#6) Audit Your Workplace Environment for Physical, Emotional, and Environmental Attributes
When you think about creating a healthy workplace environment, you probably think of fitness centers, standing desks, or even meditation rooms. These are just some of the workplace benefits that make up the $3.6 million spent on workplace wellness in 2019. But is any of it paying off?
Surprisingly, we found employees want the basics first: better air quality, access to natural light, and the ability to personalize their workspace. Half of the employees we surveyed said poor air quality makes them sleepier during the day, and more than a third reported up to an hour in lost productivity as a result.
After conducting this research, we recommend heads of HR partner with Real Estate and Facilities leaders to take a holistic view of their workplace environment including defining workplace wellness as physical wellness, emotional wellness, and environmental wellness, then conduct an audit to determine how to improve all aspects of the workplace environment. You might even conduct this audit during the open enrollment period when employees are already thinking about their health and wellbeing for the coming year!
#7) Explore Virtual Reality for Corporate Training
Virtual Reality (VR) may not have reached its potential in the consumer market yet, but it is growing in corporate training. According to ABI Research: the VR training market will reach $6.3B by 2022.
Leaders in this market, Strivr and Mursion, are offering VR solutions for a range of training as diverse as safety training, customer service training, leadership development, and re-inventing the employee experience. And research is showing that immersive learning is able to facilitate behavior change in developing new skills in the workplace.
For example, Verizon has been using VR to train store managers and their team on how to handle a potential store robbery. VR allows store managers to practice the nuances of proper response in a potential robbery.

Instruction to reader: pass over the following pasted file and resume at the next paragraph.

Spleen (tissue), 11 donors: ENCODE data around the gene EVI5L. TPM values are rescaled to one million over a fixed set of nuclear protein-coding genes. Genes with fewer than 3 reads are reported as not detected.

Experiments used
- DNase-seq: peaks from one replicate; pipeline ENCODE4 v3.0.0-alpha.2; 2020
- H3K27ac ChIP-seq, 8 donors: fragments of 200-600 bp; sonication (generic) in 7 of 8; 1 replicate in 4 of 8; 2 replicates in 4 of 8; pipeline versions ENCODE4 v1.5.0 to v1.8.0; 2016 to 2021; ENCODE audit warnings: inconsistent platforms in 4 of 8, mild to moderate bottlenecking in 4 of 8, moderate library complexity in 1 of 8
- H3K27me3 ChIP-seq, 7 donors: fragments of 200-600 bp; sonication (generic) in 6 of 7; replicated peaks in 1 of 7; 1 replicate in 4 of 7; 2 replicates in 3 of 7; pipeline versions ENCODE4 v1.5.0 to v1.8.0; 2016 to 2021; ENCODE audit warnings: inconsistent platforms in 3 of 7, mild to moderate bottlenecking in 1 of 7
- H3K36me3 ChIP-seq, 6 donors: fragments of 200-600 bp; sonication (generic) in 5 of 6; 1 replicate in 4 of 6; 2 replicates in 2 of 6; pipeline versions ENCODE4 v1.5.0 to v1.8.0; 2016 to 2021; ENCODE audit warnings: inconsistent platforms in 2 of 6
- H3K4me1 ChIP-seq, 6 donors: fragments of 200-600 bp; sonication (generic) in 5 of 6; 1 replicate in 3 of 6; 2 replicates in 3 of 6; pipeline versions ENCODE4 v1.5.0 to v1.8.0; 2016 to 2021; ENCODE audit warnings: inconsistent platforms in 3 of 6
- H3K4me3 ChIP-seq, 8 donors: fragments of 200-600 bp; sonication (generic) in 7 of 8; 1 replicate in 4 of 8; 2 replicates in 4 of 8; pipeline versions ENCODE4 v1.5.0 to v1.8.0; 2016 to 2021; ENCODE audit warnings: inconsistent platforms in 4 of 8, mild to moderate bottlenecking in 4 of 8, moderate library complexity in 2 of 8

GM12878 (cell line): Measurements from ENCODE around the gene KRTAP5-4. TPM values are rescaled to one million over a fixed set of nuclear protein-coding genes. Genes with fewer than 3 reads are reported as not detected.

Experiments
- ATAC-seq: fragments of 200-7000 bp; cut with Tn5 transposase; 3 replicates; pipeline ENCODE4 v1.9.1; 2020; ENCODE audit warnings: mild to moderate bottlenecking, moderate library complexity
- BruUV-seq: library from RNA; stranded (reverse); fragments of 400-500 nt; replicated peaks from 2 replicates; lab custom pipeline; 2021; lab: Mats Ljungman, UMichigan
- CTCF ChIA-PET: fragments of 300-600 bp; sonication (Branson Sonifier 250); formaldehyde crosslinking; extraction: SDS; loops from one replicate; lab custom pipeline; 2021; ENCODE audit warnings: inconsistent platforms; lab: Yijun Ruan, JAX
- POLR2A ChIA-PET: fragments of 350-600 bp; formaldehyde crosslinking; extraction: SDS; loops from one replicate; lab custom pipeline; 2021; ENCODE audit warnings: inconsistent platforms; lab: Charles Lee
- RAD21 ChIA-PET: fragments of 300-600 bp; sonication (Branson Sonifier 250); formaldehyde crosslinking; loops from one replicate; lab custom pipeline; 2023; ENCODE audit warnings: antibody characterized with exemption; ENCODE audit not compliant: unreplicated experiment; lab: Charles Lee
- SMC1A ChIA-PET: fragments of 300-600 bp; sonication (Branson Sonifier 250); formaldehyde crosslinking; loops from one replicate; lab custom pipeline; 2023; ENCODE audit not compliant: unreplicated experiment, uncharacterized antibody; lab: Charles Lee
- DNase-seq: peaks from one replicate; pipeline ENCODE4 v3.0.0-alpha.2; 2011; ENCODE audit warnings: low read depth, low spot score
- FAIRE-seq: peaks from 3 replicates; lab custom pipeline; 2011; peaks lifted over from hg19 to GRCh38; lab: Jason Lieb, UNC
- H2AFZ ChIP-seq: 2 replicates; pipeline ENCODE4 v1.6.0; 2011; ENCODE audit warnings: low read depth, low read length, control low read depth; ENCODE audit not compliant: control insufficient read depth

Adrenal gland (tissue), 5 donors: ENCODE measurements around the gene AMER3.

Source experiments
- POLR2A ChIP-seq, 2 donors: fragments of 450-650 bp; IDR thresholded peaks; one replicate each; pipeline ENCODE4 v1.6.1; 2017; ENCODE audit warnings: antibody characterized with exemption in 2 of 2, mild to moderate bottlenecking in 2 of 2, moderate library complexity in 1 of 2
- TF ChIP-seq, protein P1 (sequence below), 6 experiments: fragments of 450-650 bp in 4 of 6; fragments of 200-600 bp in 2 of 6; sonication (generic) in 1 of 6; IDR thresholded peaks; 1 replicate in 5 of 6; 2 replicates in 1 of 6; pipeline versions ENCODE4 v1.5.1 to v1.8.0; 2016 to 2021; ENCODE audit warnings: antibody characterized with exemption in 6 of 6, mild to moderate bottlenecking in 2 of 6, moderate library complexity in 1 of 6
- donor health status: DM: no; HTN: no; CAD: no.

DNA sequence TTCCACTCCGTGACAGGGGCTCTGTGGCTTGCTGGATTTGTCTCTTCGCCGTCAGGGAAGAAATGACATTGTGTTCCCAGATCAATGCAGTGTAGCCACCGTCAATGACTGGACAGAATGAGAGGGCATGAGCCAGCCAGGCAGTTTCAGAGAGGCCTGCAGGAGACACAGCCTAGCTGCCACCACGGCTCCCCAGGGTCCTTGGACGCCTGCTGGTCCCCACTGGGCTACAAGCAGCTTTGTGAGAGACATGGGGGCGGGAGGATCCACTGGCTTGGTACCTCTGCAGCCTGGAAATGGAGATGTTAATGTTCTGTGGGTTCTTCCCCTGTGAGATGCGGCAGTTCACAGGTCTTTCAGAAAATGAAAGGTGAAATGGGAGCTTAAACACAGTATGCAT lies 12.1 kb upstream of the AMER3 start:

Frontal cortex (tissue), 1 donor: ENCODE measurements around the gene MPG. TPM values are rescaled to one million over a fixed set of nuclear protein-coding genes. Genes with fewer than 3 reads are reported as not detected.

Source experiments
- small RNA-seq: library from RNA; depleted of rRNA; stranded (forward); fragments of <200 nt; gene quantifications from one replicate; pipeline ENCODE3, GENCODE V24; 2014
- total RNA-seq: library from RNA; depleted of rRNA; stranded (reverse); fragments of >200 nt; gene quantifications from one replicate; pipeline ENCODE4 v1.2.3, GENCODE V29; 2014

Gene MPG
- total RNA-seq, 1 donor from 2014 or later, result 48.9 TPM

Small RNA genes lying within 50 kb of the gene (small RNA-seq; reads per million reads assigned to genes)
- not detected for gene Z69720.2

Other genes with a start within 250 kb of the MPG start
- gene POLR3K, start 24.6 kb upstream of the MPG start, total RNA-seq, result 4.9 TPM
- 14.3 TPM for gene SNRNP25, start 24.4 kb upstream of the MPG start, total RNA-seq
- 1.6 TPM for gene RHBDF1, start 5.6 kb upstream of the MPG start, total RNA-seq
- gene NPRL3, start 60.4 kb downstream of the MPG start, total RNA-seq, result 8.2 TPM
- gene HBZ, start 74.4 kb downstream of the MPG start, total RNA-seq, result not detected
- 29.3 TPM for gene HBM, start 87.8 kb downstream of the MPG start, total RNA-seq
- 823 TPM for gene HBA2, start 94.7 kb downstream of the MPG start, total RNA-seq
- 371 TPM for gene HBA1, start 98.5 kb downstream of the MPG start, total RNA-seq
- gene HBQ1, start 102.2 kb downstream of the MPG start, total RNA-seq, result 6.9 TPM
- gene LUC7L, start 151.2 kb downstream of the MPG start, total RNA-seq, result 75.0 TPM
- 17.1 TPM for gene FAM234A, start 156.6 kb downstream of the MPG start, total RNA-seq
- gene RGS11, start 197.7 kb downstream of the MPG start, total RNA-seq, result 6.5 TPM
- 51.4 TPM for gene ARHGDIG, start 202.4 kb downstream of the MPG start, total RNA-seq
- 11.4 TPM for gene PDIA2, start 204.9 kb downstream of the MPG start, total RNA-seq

When the Verizon store managers were surveyed, 95% said they better understood the factors they would need to consider during an actual burglary attempt than when using traditional types of training.
Derek Belch, CEO of Strivr believes,” the future of using VR in the workplace will move beyond distinct use cases like Verizon store operations to be the next generation of corporate training. VR is ideally suited for this because it delivers higher knowledge retention, increase engagement, and allows for practice before being in the situation.”
Using VR for soft skills how Mursion is helping develop problem solving resolution skills among front desk employees at Best Western Hotels. To date, the results have been impressive, with Best Western hotels experiencing an average of 2-5% gains in post-guest satisfaction ratings and strong gains in problem solving resolution training. According to Mark Atkinson, CEO of Mursion, “The big opportunity to use VR going forward is in the area of soft skills development. When we think about the skills employers need for the workforce of the future, it’s skills like building empathy, handling conflict, and having difficult conversations with both co-workers and customers. VR provides workers with the opportunity to perform at their best in their moment of need.”
#8) Re-Define Blended Learning To Include On Demand Coaching
Most coaching solutions are expensive, time consuming, and reserved for top leaders. In 2020, this seems out of sync with how we work and the changing demographics of the workforce where Millennials and Gen Z now make up more than 60% of global workers.
Mars, Incorporated, the global food, petcare, and confectionery company, felt that established approaches no longer met the needs of their modern learners, or the increasing size, scale, and diversity of their company. Traditionally at Mars, leadership training was conducted in a classroom and reached under half of first-time leaders globally. This approach limited accessibility and was inconsistent with Mars’s egalitarian culture and principles.